A recent Canadian Supreme Court ruling establishes for specific end-of-life medical decisions what American conservatives refer to derisively as a “death panel.”
The high court ruled in October that doctors cannot unilaterally choose to withdraw a comatose patient from life support against a family’s wishes. Rather, medical care providers must apply to a federal “Consent and Capacity Board” when family members oppose pulling the plug. The decision was the final appeal from family members of Hassan Rasouli, 61, who has been on life support since 2010.
Doctors at Sunnybrook Health Sciences in Toronto had recommended Rasouli be taken off his ventilator given “no hope of recovery,” though family members say he responds to stimulation and displays some ability to communicate. Rasouli remains on several waiting lists for transfer to other facilities, including nearby West Park Healthcare Centre, with approximately 40 such beds. Though Canada offers its people a single-payer medical system that is free of most costs, as much as one-third of Canada’s health care costs are paid out-of-pocket. Residents at West Park, for example, pay $1,707 per month for the stay.
Now, medical experts in Canada expect the ruling to not only influence end-of-care matters but quality of care, too.
"First, the ruling will likely affect standard of medical care and practice well beyond Ontario,” Robert Sibbald, an adjunct professor at Western University in London, wrote Monday in the Canadian Medical Association Journal. "Ontario's Consent and Capacity Board is a quasijudicial tribunal that does not benefit from expertise in critical care medicine. Yet it is now the first line of legal adjudication in the province in one of the most complex fields of medicine.”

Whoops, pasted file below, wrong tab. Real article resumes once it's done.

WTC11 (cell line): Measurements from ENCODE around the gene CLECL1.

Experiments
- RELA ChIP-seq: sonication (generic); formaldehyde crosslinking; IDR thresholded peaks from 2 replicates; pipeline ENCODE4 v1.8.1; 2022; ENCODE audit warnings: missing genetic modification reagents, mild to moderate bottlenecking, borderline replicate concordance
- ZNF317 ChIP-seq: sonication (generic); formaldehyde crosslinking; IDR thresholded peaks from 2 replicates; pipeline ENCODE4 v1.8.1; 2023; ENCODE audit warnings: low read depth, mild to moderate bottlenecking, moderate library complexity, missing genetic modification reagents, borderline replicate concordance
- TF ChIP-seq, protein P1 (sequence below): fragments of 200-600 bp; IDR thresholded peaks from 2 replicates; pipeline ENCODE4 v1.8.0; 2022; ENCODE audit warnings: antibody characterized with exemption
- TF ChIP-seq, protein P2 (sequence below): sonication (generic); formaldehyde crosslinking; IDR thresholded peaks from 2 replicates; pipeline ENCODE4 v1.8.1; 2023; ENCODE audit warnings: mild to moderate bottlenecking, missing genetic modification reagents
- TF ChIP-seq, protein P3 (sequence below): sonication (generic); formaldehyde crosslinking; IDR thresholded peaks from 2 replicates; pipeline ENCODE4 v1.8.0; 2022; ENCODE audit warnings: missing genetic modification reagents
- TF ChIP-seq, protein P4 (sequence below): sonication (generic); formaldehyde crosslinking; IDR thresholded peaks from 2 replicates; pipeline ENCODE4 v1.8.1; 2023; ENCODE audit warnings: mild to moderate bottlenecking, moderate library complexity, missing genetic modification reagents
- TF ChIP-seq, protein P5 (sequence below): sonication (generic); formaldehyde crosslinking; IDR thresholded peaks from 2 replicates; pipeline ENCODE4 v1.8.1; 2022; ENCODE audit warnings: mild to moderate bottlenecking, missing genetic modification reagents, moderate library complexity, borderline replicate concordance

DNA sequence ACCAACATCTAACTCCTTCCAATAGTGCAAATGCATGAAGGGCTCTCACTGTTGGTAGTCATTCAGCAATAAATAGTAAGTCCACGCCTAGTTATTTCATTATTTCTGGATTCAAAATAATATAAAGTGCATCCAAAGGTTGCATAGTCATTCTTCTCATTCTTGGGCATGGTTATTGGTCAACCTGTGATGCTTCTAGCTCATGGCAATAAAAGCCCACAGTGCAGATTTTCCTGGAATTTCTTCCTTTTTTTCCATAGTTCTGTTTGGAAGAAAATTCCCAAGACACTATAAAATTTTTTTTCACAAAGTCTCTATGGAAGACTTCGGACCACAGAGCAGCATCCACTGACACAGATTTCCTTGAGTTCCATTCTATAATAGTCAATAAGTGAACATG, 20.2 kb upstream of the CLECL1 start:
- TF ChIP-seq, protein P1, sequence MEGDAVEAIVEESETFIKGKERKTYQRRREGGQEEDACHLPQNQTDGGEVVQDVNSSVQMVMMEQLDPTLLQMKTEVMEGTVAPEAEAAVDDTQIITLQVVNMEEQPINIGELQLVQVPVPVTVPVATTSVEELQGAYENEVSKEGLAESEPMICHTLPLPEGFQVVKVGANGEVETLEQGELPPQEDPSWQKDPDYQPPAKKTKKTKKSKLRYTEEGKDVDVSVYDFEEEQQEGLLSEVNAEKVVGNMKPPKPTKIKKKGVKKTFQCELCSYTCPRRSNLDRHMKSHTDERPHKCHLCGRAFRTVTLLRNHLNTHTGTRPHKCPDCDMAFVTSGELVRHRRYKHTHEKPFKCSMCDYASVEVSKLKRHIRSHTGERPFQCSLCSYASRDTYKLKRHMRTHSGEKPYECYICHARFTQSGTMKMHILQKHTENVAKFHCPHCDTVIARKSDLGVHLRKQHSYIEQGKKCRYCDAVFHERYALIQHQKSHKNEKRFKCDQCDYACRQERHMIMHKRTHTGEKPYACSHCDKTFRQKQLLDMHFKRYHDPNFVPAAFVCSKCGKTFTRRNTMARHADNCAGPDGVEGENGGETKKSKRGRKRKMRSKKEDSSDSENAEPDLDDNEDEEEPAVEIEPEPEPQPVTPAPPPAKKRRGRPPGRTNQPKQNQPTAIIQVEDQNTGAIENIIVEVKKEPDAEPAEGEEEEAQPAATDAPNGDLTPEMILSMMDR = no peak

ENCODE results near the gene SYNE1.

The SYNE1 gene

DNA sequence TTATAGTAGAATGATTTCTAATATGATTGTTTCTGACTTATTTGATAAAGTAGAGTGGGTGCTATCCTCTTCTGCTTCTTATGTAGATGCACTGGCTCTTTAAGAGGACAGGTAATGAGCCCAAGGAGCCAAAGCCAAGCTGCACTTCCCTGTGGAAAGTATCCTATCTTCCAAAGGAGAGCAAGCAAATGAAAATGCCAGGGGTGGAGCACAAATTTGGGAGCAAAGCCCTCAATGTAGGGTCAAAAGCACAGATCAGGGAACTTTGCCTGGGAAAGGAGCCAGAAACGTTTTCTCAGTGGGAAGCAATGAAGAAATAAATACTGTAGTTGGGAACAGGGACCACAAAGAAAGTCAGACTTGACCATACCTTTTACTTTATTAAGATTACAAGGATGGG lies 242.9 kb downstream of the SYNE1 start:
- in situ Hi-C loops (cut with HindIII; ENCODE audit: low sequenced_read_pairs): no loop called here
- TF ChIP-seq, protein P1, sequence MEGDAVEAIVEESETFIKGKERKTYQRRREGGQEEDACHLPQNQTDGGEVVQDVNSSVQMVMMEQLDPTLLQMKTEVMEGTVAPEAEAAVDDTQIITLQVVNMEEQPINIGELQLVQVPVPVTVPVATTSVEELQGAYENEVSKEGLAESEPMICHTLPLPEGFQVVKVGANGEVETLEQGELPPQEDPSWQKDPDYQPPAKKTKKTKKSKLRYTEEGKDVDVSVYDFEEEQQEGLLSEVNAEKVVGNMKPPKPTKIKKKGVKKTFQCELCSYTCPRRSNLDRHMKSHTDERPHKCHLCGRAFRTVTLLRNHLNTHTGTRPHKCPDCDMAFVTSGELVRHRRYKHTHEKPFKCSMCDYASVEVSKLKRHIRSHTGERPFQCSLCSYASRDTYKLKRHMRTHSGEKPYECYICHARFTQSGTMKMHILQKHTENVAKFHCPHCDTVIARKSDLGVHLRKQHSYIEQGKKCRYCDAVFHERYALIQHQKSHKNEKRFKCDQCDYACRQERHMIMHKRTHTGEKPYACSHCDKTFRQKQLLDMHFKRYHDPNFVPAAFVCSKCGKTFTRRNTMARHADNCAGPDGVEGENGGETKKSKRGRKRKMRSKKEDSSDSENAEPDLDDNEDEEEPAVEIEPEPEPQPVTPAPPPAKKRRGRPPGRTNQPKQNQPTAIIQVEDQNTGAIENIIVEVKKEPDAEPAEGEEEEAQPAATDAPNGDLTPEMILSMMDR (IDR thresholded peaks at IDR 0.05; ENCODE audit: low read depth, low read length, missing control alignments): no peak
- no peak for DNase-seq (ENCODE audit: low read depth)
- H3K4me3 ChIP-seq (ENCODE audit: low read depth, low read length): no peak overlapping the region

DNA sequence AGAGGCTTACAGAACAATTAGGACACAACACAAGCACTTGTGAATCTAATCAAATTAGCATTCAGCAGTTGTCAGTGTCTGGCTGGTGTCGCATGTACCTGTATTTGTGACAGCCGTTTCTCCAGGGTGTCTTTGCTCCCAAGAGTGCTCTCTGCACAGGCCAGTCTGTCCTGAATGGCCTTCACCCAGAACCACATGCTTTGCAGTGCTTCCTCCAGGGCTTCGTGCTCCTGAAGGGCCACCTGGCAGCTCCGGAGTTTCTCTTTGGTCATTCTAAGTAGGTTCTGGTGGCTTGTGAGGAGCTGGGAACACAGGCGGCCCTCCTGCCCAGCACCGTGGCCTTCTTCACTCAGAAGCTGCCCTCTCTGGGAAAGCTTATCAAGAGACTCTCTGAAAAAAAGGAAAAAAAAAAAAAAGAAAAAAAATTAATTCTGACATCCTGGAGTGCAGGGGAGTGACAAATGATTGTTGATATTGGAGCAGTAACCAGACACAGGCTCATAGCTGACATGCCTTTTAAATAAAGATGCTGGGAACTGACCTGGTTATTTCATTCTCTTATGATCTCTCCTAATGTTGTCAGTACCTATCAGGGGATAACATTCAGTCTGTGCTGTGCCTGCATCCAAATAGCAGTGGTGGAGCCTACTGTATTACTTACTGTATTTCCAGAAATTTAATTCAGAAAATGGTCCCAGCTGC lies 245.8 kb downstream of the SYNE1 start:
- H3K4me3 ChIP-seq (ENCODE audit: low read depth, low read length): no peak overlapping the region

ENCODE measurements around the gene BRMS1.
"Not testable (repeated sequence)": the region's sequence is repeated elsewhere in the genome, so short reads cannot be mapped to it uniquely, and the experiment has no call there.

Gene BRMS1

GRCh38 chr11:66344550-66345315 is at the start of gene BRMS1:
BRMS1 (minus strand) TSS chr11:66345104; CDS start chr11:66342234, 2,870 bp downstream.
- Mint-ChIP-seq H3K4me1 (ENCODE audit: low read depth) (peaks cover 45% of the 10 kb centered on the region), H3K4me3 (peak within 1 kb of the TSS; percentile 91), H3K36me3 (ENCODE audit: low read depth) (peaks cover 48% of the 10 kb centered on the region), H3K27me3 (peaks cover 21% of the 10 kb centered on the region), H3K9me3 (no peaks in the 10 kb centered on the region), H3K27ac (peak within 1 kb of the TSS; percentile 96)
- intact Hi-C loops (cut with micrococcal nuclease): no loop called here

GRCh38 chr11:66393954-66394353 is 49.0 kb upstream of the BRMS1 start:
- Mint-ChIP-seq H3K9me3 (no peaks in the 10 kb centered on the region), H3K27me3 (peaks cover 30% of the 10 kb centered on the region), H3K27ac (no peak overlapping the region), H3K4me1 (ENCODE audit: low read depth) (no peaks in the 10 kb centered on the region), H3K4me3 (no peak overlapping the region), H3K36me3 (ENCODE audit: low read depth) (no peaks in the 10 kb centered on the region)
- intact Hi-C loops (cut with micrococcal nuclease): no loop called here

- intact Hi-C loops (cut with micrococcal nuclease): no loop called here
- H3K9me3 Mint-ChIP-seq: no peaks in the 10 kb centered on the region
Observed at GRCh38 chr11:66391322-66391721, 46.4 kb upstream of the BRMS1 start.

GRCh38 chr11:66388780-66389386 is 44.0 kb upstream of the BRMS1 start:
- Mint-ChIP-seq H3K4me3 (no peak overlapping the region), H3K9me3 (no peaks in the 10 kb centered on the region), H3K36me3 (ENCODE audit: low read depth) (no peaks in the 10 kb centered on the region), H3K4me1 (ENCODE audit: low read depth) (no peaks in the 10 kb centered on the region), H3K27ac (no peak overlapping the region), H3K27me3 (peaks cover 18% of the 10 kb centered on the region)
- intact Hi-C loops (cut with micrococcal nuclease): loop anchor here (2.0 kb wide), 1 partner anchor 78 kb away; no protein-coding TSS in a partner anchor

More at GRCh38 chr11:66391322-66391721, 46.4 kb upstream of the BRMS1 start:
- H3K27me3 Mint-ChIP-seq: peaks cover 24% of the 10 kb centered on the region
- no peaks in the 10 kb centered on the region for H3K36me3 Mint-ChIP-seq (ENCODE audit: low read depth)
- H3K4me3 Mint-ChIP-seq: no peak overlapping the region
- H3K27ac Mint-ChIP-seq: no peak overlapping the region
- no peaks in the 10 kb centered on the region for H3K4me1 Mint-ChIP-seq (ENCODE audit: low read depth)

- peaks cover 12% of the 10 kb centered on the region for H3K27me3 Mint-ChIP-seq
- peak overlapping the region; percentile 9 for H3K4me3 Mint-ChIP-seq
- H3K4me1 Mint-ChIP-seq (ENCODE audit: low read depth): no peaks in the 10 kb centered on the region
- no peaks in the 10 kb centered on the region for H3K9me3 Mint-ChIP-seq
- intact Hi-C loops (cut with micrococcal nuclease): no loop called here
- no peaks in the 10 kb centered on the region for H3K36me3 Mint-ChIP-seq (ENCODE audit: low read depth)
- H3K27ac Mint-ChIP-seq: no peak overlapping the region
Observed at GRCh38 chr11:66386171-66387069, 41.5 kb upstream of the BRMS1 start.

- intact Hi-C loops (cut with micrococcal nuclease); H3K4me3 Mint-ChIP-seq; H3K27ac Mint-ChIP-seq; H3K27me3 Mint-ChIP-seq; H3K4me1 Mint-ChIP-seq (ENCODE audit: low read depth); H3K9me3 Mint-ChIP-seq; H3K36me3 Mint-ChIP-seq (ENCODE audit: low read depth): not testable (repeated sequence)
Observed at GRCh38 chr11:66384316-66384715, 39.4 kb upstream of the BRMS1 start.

Sibbald also noted the new power of the federal board to establish national quality of care standards, even against professional medical opinion. “The Consent and Capacity Board, although useful in some cases, should have no role in questioning the judgement of trained, experienced physicians about whether a medical treatment is beyond the standard of care.”
The term “death panel” was coined in 2009 by former Alaska Gov. Sarah Palin in opposition to federal health privacy legislation in the United States. While opposing the expansion of Medicaid and other subsidies to expand medical coverage, many conservatives say they fear the emergence of death panels in the U.S. would lead to cases of denied care, with regard specifically to end-of-life care.
Source: Sibbald R, Chidwick P, Hawryluck L. Standard Of Care And Resource Implications Of The Cuthbertson v. Rasouli Ruling. CMAJ. 2014.